The future belongs to self-learning robots that interact with human beings, explains Yoshiharu Inaba, Chairman and CEO of Fanuc, the Japanese robot and controller manufacturer. With robots, the entrepreneur seeks to handle future growth. And locally networked managers are intended to help them do so.
Interview with Dr.Y. Inaba, chairman and CEO of FANUC
Mr Inaba, would you please formulate what you believe to be the key trends in robotics over the next 3 to 5 years?
Y. INABA: For us, artificial intelligence is one of the most important trends. We want to develop deep-learning concepts for self-learning machines, for example. Add to this the Internet of Things and robots that interact with human beings - in this, we speak of collaborative robots. And we need to think about new materials.
In the year 2015, you presented your first collaborative robot. What plans are you pursuing in this field?
Y.I: That was our collaborative robot with a 35 kg payload. In the meantime, we have introduced models for 4 kg and 7 kg. Our objective is now to build up a complete series. This means that we are planning to supplement our range in the near future with a collaborative robot for a 15 kg payload. And we're considering payloads of more than 35 kg.
Many of your competitors are concentrating on smaller robots with lower payloads, e.g. for the assembly of electronics components. What makes your strategy different?
Y.I: We have our eyes set on the automotive industry. That's where you need higher payloads. We also see a market demand for smaller collaborative robots. But for the time being, we are focusing on the models I mentioned.
How many of your collaborative robots have you sold to customers in the meantime?
Y.I: We do not wish to discuss exact sales numbers, but we have produced more than 600 units.
Can you at least say whether the demand is growing the way you expected, or is it more a hype that doesn't translate into sales figures?
Y.I: We have many customers who are interested in collaborative robots. They want to try them out. Here we are talking about a majority of our customers. But it will still take some time before the companies conceive of more concrete applications. At the moment, they are still going through a learning curve.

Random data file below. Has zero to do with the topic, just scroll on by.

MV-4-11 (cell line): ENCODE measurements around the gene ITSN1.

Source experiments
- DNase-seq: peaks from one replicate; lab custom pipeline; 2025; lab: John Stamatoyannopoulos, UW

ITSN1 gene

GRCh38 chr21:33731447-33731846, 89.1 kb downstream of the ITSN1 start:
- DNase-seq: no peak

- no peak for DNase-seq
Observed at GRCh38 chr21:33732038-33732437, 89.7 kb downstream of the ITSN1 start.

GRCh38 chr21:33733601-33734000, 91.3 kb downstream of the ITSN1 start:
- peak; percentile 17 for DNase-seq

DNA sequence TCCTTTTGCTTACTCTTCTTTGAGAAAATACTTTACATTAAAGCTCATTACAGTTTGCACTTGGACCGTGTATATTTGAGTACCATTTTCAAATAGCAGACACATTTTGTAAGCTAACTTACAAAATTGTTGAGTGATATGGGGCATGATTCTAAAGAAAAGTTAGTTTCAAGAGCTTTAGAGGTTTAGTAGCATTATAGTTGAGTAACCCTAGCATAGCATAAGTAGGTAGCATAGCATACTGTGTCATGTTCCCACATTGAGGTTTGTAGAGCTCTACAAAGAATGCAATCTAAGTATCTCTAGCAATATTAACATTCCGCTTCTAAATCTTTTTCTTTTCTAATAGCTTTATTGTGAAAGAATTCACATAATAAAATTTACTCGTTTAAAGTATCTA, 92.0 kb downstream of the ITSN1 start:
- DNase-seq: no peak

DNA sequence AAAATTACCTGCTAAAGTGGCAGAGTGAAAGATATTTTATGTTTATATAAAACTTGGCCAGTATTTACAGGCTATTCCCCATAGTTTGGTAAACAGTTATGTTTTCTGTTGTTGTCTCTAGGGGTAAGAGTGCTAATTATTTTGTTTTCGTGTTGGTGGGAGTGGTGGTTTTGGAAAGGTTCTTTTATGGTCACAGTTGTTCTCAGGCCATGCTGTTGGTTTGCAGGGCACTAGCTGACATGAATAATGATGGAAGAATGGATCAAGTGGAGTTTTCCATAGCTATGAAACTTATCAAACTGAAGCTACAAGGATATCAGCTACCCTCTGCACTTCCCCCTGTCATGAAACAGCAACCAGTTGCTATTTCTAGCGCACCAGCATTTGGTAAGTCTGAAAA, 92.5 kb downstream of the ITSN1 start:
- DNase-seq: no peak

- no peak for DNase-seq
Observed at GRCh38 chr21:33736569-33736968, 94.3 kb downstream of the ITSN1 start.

How long would you expect that to take?
Y.I: I assume that in 5 to 10 years, one out of two robots we sell will be a collaborative robot.Other manufacturers are clearly more optimistic in that regard, and speak of collaborative robots achieving a breakthrough within 2 to 4 years.With our 35 kg robot, we have a clear differentiating characteristic compared to our competitors' products. It takes more research work to develop a safe heavy-duty robot than with smaller models. Initially, people also have more respect for larger robots. That is why implementation in practice surely requires more time than lightweight robots.We also need to develop corresponding safety functions. In doing so, it's not just about the robot itself. The gripper is also required to be safe, and it is not allowed to pose a danger to the industrial worker due to the workpiece.In terms of collaborative robots, however, we cannot engage in the industry hype. Thus, right now we are concentrating on establishing our product family between 4 kg and 35 kg. Afterwards, we want to develop solutions for even higher payloads.
How far along are you with the "lights out factory" - the fully automated plant - in your company?